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The Case for Not Having Children

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This article will argue for the case of not having children.

This article will not tell people to have or not to have children but merely put forward the arguments for not bringing children into this world.

Please give this article a chance.

I’ll be very interested in hearing arguments for or against having children.

To begin the case for not having children, we must first look at the demands of modern-day society in the Global North.

We have a long parenting strategy when it can easily take 25 to 30 years for a child to be truly independent of the support of their parents.

Modern post-industrial societies need a more highly sophisticated and trained workforce, which can mean individuals spend their 20s developing their craft.

By the time they reach their mid-30s, they may no longer be able to create a child, especially in the case of women, due to women only having a small number of eggs that can be fertilised.

Another factor that must be considered is the demands of modern society, particularly the workforce, if an individual works between 35 to 45 hours a week.

Add to this a further 16 hours, 12 hours forming domestic chores, and another 15 hours engaged in professional or personal development to make yourselves more valuable.

All this time leaves a child with at least 35 minutes of quality time with their parents or primary caregiver.

As it currently functions, modern society does not work with having children and is very time-consuming and resource-intensive for individuals.

Photo by Larm Rmah on Unsplash

The Financial Case for Not Having Children

It takes at least 18 years to raise a child in the Global North.

These are post-industrial nations that transform their economies from agricultural-based to industrial-based economies.Finally, a post-industrial economy that handles the malt value-added top of the supply chain.

For instance, Silicon Valley develops new software with new technologies, and places like China or Mexico manufacture the components due to being lower on the economic value-added supply chain.

What this means in layperson’s terms is that it will take more than 18 years for a grown man or grown woman who was 18 years old to leave the support network of their parents due to them possibly having to engage in some form of education until at least the age of 28.Individuals can get a PhD in the United Kingdom before they are 24 years old, provided they performed excellently during their bachelor’s degree and can progress into a PhD.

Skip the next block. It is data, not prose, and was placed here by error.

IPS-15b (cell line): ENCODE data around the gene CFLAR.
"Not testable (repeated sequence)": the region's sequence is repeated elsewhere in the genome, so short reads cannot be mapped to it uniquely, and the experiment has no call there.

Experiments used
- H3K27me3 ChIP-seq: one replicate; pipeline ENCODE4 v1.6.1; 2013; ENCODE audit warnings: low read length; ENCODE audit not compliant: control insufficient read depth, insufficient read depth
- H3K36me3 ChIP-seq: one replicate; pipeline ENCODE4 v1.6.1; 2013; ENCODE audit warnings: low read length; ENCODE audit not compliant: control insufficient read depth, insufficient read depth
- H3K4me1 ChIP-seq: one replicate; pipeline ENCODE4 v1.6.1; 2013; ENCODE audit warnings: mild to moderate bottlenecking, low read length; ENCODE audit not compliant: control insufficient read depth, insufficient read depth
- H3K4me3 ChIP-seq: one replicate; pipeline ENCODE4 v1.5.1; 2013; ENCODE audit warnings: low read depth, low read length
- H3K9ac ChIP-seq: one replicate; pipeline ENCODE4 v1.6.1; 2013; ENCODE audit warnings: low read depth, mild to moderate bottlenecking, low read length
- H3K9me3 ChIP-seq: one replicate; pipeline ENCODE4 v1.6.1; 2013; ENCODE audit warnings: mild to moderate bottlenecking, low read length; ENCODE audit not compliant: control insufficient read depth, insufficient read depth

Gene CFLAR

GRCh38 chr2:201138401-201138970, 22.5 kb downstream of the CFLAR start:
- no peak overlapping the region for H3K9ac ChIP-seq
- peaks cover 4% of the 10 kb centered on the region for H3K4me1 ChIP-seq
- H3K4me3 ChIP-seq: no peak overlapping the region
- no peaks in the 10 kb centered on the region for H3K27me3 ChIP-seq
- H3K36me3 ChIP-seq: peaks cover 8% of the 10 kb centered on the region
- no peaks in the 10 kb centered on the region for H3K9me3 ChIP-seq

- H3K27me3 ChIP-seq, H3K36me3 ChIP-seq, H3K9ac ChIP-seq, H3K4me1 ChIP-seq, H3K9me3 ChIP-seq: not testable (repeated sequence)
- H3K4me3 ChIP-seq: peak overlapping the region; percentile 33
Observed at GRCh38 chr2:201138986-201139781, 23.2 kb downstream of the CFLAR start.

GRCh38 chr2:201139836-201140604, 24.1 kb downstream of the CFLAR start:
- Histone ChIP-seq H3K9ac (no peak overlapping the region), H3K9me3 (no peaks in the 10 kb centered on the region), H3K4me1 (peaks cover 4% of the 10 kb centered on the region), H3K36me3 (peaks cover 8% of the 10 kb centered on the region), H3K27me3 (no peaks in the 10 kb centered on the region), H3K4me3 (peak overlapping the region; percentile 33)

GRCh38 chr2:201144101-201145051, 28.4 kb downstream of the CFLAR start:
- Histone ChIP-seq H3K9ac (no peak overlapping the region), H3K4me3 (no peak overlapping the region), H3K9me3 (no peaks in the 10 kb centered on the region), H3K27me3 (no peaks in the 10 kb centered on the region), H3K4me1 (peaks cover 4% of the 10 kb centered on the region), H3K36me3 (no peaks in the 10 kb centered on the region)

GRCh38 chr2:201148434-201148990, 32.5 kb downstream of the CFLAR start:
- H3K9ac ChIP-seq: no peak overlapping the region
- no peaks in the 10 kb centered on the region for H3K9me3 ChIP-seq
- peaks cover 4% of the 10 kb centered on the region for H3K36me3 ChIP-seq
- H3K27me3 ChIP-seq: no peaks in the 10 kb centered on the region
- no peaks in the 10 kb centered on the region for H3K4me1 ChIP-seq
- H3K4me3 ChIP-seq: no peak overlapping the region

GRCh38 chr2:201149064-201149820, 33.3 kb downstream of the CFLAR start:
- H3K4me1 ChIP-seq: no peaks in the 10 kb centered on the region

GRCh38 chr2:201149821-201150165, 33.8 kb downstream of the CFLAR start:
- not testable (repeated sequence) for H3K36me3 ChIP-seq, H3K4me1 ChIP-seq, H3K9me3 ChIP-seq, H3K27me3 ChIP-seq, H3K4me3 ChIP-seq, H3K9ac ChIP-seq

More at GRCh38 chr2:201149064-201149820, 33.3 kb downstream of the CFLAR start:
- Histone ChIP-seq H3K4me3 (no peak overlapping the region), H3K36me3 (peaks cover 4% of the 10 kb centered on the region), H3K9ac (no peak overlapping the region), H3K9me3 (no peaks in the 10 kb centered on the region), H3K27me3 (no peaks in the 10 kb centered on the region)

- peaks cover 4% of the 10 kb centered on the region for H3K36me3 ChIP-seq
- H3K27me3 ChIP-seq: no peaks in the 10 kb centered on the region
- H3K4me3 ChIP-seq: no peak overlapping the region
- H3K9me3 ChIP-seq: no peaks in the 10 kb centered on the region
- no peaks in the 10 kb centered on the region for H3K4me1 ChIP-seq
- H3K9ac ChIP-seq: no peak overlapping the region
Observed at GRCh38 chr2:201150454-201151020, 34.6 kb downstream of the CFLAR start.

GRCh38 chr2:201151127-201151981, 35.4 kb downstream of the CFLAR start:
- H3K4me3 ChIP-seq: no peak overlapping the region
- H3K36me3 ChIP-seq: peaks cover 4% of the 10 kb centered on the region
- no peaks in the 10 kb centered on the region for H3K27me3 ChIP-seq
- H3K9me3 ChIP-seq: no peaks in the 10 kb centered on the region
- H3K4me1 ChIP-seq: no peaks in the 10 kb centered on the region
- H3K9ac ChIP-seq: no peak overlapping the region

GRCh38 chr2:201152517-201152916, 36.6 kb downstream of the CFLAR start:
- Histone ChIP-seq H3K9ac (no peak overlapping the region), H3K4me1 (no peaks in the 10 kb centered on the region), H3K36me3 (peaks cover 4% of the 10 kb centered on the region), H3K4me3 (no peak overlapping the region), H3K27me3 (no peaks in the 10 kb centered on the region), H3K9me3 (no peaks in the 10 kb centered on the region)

In England in 2021, the total cost of raising a child to 18 now stands at £160,692 for a couple and £193,801 for a lone parent.

For China, the average cost of raising a child until the age of 18 was 485,000 yuan ($76,556) in China in 2019, which was 6.9 times China’s GDP per capita, much higher than many countries including the US, France, Germany and Japan, according to a new report released on Tuesday.

And finally, for South Korea and Japan, the average cost of raising a child to the majority works out as KRW365 million (€251,562, $271,957).The cost of raising a child in Tokyo from birth to college graduation now ranges from 28.59 million yen to 63.01 million yen, AIU Insurance Co.

Raising a child and maintaining a family is costly and time-consuming, and these commitments mean parents have to make sacrifices.

The author Douglas Murray stated that ‘in life, we get to choose what we regret’, and this is our choice.

We get to choose what we regret as long as we make a choice, understand those regrets and are happy with them.

This will mean that we make a well-informed decision.

According to JFK, ‘the only thing we have to fear is fear itself’ This is relevant because making decisions based on fear will ultimately lead to poor choices.

This goes for and against having children.

The Case for Not Having Children I will be going into the financial reasons why people don't have children and the cost of having children
Photo by Mathieu Stern on Unsplash

The Rising Divorce Rates